Nonfiction Picture Book Wednesday is hosted by Kid Lit Frenzy and was started to help promote the reading of nonfiction texts. Most Wednesdays, we will be participating and will review a nonfiction text (though it may not always be a picture book).
Be sure to visit Kid Lit Frenzy and see what other nonfiction books are shared this week!
Published March 22nd, 2011 by Candlewick Press
Goodreads Summary: A book on global warming like no other, merging key concepts with firsthand accounts from people of all ages who have found ways to help.
Inspired by the work of outstanding scientist and thinker James Lovelock and written by acclaimed author Nicola Davies, here is a book that takes a clear look at how and why Earth’s climate is changing and the ways we can deal with it. Its style is simple and its explanations are compelling, illuminating not only hard facts but also the opinions and potential solutions of scientists all over the world. But there are other voices too, those of people young and old — lawyers, food producers, fashion designers, scientists, rock stars, architects, conservationists, kids, campaigners, and more — who are trying to change the way they (and we) live on the planet. At once comprehensive and accessible, this galvanizing call to arms includes web links and resources that make it easy to join the cause.
My Thoughts: This is a text that takes the narratives of some global warming books and the information of others and combines them. I did not know what Gaia Theory was before this text, but now I know that it is the idea that we need to take care of our Mother Earth. “The Gaia Paradigm describes a productive confluence between scientific understandings of Earth as a living system with cultural understandings (ancient and new) of human society as a seamless continuum of that system.” Gaia Warriors is a text that shares why this idea makes sense, why it is up to us to make changes, and stories of those who have. I appreciated how it was set up with the climate change basics in Section One then the people stories in Section Two. It makes it even more inspiring because Davies makes sure you have all the facts before hitting us with emotional appeal.
Discussion Questions: Which of the Gaia Warriors inspires you the most?; How could you live differently to help climate change?; What could you do to become a Gaia Warrior?
And the chapter titles: What is climate change?; How do we know that climate change is happening?; What’s causing climate change? Is climate change our fault?
31 Ways to Change the World
Author: 4,386 Children, We Are What We Do©, and YOU!
Published March 9th, 2010 by Candlewick Press
Goodreads Summary: Children have lots of ideas for changing the world — and here are thirty-one fun and simple ways to get started.
Small actions multiplied by lots of people equals big change! That’s the driving belief behind the social change movement We Are What We Do — and it infuses this lively, motivating book packed with action steps for younger readers. Incorporating the suggestions of thousands of children, tips range from stirring (stand up for something) to silly (walk your dad); from earth-friendly (don’t charge your phone overnight) to eye-opening (where is that Waldo?); from social (teach your granny to text) to downright surprising (speak soccer!). These thirty-one creative, original ideas are contributed by kids for kids — and each is guaranteed to have a clear and positive impact. Of course, the book would not be complete without a final question to the reader: what’s the one thing you would do to change the world?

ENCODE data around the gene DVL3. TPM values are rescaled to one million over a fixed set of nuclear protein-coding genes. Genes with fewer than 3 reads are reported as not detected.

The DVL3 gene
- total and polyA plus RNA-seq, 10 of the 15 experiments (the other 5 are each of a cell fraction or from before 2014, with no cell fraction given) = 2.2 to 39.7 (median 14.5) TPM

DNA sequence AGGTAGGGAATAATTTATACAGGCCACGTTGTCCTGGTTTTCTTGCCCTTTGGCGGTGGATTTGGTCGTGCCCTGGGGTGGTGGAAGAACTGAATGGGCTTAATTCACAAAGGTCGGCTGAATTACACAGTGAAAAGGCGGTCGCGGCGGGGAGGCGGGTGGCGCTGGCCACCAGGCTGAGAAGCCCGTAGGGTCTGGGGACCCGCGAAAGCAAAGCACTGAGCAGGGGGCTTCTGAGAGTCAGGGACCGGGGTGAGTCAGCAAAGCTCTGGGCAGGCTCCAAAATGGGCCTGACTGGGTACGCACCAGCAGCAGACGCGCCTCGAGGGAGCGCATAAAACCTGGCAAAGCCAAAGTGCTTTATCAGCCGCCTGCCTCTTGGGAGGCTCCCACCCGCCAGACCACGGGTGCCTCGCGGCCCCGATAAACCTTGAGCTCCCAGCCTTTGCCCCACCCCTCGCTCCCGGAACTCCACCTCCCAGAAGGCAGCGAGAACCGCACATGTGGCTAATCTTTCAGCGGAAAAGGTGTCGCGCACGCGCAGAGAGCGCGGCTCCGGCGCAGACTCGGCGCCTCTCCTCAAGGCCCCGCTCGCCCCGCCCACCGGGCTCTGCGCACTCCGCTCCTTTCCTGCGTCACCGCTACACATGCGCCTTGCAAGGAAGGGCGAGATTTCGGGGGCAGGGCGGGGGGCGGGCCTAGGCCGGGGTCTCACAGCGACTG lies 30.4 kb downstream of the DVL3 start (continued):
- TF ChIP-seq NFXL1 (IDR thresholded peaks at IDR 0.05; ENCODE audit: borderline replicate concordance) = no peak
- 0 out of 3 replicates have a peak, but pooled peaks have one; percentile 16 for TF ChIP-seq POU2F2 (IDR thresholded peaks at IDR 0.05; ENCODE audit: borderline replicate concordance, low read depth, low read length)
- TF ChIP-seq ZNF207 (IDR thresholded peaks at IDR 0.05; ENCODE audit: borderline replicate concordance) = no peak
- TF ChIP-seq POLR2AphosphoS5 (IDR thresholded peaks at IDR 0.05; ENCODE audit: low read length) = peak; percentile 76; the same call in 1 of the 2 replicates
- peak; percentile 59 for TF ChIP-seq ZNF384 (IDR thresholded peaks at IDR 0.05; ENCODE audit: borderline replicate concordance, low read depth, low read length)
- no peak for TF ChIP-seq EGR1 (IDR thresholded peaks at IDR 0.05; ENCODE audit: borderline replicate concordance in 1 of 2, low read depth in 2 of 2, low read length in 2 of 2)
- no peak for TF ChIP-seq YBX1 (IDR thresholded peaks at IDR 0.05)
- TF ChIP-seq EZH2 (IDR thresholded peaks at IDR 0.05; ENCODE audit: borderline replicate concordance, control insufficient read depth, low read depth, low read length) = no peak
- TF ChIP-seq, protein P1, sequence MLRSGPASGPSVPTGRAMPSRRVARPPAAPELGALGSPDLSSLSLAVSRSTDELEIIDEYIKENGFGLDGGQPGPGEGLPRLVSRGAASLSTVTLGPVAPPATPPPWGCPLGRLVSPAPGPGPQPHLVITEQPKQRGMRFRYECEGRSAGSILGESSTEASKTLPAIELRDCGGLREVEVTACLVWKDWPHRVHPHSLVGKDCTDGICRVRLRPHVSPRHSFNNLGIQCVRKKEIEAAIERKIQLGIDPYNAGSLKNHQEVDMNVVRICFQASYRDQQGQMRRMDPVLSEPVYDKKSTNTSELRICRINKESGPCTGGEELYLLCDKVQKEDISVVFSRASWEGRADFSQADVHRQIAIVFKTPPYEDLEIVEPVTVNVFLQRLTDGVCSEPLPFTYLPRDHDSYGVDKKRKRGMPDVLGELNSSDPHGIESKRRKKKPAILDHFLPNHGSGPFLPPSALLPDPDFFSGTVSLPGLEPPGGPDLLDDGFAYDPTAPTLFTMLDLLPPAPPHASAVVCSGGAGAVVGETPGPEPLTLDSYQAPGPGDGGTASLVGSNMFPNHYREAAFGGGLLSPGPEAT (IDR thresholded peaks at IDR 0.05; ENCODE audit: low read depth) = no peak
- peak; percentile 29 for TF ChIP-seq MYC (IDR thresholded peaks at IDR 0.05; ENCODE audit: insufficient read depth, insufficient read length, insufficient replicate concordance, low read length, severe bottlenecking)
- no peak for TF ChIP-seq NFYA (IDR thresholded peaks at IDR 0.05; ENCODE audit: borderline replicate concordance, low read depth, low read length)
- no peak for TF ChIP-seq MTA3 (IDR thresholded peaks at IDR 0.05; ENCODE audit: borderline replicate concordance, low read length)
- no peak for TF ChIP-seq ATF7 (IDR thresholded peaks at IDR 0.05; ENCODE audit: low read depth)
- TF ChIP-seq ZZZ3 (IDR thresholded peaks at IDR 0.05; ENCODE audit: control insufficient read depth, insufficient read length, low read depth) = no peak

My Thoughts: What I really liked about this book vs. other “change the world” books was that there are so many different options and something that everyone could do. It would be so easy to go through and do most of these. Although this book doesn’t focus completely on global warming/climate change, I think it fits perfectly on Earth Day because one way to make our Earth better is to make humans nicer.
Discussion Questions: Which of these activities have you done?; Which of these activities could you do and help others do as well?; What other activities could you do to help our Earth, your school, your friends, your family, etc.?
Teachers’ Tools for Navigation: I think talking about climate change and changing our ways to help is so important with our youth. These books, along with other Earth Day friendly books, can help kids understand the importance of our decisions every day.
Read These Books If You Loved: The Lorax by Dr. Seuss, The Down-to-Earth Guide to Global Warming by Laurie David and Cambria Gordon, An Inconvenient Truth by Al Gore
Both Recommended For:
**Thank you to Candlewick Press for providing copies for review!**
11 thoughts on “Earth Day Recommended Reads: Gaia Warriors by Nicola Davies & 31 Ways to Change the World by 4,386 Children, We Are What We Do, and YOU!”
Both sound good, and it feels interesting to me that Tara shared a new book about re-claiming grasslands that used to be, and I reviewed an older book about Native Americans speaking of changes in the earth that the white men made when they arrived here in America. All connected, and all to be considered as to how we live. Thanks Kellee!
I love that we all feel it is important to take care of our world 🙂
I have both of these, but haven’t read them yet. Will need to remedy that. 🙂
31 is a quick read and Gaia is just such an important read.
I just put up our Earth Day display this week. It kind of snuck up on me. I’ll be volunteering with our street clean up this Saturday!
I do my Lorax unit right before Earth Day, but it always sneaks up on me too 🙂
Ooohhh, the 31 Days book looks really fun. Accessible reading for younger kids 🙂
Exactly! Very kid friendly!